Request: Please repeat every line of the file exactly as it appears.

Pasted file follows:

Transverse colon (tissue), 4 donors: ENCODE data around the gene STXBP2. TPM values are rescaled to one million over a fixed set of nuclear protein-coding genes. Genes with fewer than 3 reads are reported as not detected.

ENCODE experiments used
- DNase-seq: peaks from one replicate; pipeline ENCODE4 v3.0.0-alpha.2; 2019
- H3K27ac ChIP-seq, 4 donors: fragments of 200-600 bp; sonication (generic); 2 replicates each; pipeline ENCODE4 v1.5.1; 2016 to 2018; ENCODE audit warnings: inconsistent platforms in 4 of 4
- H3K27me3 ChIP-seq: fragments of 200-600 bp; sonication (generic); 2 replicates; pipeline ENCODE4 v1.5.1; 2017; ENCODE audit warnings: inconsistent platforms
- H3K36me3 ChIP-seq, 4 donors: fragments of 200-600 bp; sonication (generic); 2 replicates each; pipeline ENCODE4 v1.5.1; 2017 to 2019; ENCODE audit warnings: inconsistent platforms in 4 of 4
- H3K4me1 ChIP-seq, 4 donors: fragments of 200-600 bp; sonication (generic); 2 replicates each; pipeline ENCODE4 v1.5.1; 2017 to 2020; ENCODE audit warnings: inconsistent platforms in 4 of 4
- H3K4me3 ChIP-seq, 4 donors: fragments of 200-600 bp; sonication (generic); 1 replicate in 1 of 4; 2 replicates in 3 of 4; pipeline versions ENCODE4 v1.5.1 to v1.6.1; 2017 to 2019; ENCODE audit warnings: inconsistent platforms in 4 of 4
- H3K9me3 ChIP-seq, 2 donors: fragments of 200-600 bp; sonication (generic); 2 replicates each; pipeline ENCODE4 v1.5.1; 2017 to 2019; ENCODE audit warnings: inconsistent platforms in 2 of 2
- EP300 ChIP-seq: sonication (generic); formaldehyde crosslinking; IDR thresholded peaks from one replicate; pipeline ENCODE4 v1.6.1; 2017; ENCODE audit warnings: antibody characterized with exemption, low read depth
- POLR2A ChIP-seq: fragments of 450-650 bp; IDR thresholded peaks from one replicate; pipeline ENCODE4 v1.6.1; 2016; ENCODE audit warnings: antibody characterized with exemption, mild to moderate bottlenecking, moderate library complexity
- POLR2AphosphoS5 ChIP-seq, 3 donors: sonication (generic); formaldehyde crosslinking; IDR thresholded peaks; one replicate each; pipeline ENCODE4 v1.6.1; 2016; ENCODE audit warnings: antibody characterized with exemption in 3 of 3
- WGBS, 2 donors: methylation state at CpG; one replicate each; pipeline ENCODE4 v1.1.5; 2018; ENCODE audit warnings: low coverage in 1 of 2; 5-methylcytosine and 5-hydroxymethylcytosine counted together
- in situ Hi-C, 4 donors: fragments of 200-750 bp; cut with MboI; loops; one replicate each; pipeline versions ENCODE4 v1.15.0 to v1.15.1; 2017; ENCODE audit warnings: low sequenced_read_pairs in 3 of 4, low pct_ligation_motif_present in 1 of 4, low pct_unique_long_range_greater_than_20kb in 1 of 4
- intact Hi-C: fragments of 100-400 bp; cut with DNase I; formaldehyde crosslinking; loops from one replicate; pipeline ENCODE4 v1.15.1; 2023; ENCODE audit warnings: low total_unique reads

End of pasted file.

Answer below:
Transverse colon (tissue), 4 donors: ENCODE data around the gene STXBP2. TPM values are rescaled to one million over a fixed set of nuclear protein-coding genes. Genes with fewer than 3 reads are reported as not detected.

ENCODE experiments used
- DNase-seq: peaks from one replicate; pipeline ENCODE4 v3.0.0-alpha.2; 2019
- H3K27ac ChIP-seq, 4 donors: fragments of 200-600 bp; sonication (generic); 2 replicates each; pipeline ENCODE4 v1.5.1; 2016 to 2018; ENCODE audit warnings: inconsistent platforms in 4 of 4
- H3K27me3 ChIP-seq: fragments of 200-600 bp; sonication (generic); 2 replicates; pipeline ENCODE4 v1.5.1; 2017; ENCODE audit warnings: inconsistent platforms
- H3K36me3 ChIP-seq, 4 donors: fragments of 200-600 bp; sonication (generic); 2 replicates each; pipeline ENCODE4 v1.5.1; 2017 to 2019; ENCODE audit warnings: inconsistent platforms in 4 of 4
- H3K4me1 ChIP-seq, 4 donors: fragments of 200-600 bp; sonication (generic); 2 replicates each; pipeline ENCODE4 v1.5.1; 2017 to 2020; ENCODE audit warnings: inconsistent platforms in 4 of 4
- H3K4me3 ChIP-seq, 4 donors: fragments of 200-600 bp; sonication (generic); 1 replicate in 1 of 4; 2 replicates in 3 of 4; pipeline versions ENCODE4 v1.5.1 to v1.6.1; 2017 to 2019; ENCODE audit warnings: inconsistent platforms in 4 of 4
- H3K9me3 ChIP-seq, 2 donors: fragments of 200-600 bp; sonication (generic); 2 replicates each; pipeline ENCODE4 v1.5.1; 2017 to 2019; ENCODE audit warnings: inconsistent platforms in 2 of 2
- EP300 ChIP-seq: sonication (generic); formaldehyde crosslinking; IDR thresholded peaks from one replicate; pipeline ENCODE4 v1.6.1; 2017; ENCODE audit warnings: antibody characterized with exemption, low read depth
- POLR2A ChIP-seq: fragments of 450-650 bp; IDR thresholded peaks from one replicate; pipeline ENCODE4 v1.6.1; 2016; ENCODE audit warnings: antibody characterized with exemption, mild to moderate bottlenecking, moderate library complexity
- POLR2AphosphoS5 ChIP-seq, 3 donors: sonication (generic); formaldehyde crosslinking; IDR thresholded peaks; one replicate each; pipeline ENCODE4 v1.6.1; 2016; ENCODE audit warnings: antibody characterized with exemption in 3 of 3
- WGBS, 2 donors: methylation state at CpG; one replicate each; pipeline ENCODE4 v1.1.5; 2018; ENCODE audit warnings: low coverage in 1 of 2; 5-methylcytosine and 5-hydroxymethylcytosine counted together
- in situ Hi-C, 4 donors: fragments of 200-750 bp; cut with MboI; loops; one replicate each; pipeline versions ENCODE4 v1.15.0 to v1.15.1; 2017; ENCODE audit warnings: low sequenced_read_pairs in 3 of 4, low pct_ligation_motif_present in 1 of 4, low pct_unique_long_range_greater_than_20kb in 1 of 4
- intact Hi-C: fragments of 100-400 bp; cut with DNase I; formaldehyde crosslinking; loops from one replicate; pipeline ENCODE4 v1.15.1; 2023; ENCODE audit warnings: low total_unique reads